The Great Blue Heron and The Editor


If tent caterpillars were something of a leitmotif for the earliest blogs, this entry’s icon is the heron. This poetic bird is both above and below, both transcendent and inside the natural world. Obviously, there is everything to say about the wonder felt for the great blue heron.

History of the Heron

The word heron is old and of uncertain origin. It appeared in the English language around 1300 A.D. Some say it may have originated from the Latin aerius, meaning aerial, or from Old French’s hairon.  The species called the great blue heron — Ardea herodias — was originally described by Carl Linnaeus in his 18th century Systema Naturae.

This highly mobile bird is cosmopolitan (almost). Additionally, the heron exists on all continents except Antarctica, and it is present in most habitats except the coldest extreme of the Arctic, the high mountains, and the dry deserts.

No one eats the heron.

Associated with water, but essentially a non-swimmer, the heron feeds on the margins of lakes, rivers, swamps, ponds and the sea. Earth-bound, the neck and beak kink into an S-shape, but upon lift off, with wings outspread, its legs and feet held backward, its long neck retracts.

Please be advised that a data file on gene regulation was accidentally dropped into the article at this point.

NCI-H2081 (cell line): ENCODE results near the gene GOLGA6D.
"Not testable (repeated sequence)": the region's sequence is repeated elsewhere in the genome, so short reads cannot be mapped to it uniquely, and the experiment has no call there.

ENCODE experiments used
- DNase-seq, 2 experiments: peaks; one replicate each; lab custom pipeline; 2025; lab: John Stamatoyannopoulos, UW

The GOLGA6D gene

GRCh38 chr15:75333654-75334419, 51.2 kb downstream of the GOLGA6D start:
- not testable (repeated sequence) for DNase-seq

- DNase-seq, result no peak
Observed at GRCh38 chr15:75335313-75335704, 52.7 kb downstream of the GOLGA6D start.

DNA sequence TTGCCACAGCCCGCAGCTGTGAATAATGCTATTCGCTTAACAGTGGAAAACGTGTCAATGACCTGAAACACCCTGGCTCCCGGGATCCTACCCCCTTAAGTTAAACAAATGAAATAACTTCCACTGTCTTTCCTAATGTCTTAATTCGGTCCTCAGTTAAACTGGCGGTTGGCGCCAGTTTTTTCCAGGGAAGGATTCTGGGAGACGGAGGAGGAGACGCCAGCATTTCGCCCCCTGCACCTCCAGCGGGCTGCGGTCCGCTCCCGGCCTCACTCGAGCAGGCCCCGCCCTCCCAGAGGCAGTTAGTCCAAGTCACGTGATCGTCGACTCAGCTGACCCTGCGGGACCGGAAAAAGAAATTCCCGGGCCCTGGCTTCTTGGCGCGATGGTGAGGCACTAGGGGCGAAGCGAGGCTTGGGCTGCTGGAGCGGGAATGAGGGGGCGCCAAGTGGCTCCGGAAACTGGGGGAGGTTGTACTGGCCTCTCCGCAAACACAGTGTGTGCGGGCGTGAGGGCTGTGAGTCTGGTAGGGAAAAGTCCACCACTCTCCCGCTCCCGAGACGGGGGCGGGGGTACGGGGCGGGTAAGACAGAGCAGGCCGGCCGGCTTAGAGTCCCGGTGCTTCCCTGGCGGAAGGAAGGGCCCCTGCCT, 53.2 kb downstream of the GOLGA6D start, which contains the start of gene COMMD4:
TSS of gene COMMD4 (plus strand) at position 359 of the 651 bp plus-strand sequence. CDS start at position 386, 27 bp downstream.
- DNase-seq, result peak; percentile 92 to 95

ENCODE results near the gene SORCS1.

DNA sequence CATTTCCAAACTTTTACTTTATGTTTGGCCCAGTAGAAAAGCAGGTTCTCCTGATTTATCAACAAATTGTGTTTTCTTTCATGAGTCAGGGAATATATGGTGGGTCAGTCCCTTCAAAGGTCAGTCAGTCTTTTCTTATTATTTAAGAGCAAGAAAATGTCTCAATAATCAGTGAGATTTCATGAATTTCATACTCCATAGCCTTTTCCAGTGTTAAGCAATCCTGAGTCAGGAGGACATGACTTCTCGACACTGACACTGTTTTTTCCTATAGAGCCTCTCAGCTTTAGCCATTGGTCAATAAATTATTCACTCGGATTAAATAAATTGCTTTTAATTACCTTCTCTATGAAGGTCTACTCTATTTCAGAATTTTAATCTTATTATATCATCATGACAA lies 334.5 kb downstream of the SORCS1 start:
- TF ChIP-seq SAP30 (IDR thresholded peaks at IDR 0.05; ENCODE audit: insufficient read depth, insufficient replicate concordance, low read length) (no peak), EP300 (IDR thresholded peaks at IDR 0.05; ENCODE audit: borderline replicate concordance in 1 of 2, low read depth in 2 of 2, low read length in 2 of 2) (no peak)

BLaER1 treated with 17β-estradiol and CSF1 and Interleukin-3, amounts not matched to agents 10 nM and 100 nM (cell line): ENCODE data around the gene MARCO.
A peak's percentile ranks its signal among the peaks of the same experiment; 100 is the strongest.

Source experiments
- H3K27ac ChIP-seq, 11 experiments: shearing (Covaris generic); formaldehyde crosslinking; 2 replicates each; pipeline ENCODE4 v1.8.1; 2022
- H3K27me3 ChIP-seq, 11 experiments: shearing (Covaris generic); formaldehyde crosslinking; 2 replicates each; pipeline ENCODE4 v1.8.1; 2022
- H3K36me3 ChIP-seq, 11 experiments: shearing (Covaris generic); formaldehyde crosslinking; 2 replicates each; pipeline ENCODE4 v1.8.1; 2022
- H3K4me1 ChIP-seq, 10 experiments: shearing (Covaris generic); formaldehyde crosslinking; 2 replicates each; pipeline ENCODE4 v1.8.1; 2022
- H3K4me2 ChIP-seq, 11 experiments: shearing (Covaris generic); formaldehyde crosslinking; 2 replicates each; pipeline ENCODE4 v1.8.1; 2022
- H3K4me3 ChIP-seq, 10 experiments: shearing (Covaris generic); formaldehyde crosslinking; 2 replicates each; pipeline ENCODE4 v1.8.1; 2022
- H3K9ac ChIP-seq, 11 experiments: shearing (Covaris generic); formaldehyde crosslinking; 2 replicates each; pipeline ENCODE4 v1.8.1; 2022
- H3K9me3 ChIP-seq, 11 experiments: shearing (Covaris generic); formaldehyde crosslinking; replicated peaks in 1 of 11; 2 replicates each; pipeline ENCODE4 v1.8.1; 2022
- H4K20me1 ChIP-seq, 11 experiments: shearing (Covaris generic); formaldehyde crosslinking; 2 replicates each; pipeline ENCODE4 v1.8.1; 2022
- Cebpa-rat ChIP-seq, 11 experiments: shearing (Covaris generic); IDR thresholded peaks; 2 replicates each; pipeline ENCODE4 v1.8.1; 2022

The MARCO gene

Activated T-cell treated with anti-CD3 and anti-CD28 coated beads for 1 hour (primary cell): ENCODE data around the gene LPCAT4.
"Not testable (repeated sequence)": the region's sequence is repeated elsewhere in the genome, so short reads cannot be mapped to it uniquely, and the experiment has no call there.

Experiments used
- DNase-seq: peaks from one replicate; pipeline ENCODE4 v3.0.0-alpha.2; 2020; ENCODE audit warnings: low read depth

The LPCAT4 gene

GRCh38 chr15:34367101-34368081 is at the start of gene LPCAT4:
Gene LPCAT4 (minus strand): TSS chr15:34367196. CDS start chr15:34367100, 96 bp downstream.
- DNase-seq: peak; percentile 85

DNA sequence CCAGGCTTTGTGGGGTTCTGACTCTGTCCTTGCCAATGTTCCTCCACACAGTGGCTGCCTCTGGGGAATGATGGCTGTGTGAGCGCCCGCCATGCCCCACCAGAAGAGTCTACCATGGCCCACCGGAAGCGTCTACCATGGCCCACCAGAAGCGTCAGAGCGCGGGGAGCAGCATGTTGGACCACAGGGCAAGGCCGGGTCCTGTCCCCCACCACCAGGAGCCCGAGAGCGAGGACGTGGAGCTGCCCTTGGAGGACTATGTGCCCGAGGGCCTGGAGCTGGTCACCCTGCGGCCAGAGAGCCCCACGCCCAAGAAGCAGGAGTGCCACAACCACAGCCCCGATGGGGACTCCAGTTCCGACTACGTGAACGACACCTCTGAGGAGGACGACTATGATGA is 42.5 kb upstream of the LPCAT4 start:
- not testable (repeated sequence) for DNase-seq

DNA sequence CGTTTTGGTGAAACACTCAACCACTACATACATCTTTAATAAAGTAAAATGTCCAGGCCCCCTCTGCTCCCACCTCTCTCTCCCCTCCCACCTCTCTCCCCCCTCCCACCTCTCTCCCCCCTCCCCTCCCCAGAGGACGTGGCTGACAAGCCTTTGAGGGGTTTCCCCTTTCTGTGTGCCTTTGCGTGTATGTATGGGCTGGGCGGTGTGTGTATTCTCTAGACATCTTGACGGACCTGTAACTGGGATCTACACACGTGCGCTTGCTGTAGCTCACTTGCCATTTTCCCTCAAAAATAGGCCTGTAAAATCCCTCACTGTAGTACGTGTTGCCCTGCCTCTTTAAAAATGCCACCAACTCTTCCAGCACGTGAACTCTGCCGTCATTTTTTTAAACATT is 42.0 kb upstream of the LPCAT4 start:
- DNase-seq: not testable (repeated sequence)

Literary Affects

In Surfacing, Margaret Atwood calls a heron in flight a “bluegrey cross” Similarly, when the central character Yasmine in Dionne Brand’s “Ossuaries” crosses the Niagara River into Canada, her arrival is heralded by this quintessential image:

“Call it heron, great blue, long-legged migrating alone

North, it broke off, it took air,

Flew into an apostrophe,

Heading to the wet marsh of another lake.”

I love how she makes the bird into a punctuation mark.

The Symbolic Heron

The image I chose for this page is not the heron in flight but the motionless bird mirrored in shallow water.  Calculating, probing, peering beyond the surface, this bird is a cryptic symbol of editors. We also take a wide field of view , do a lot of foot stirring, and move our heads from side to side to read the depths.

Therefore, the surface is my computer screen, a portal through which I communicate with you. The text is our mirror, both of us working on it from our two sides.

The heron’s other doubled self–a shadowy mirror.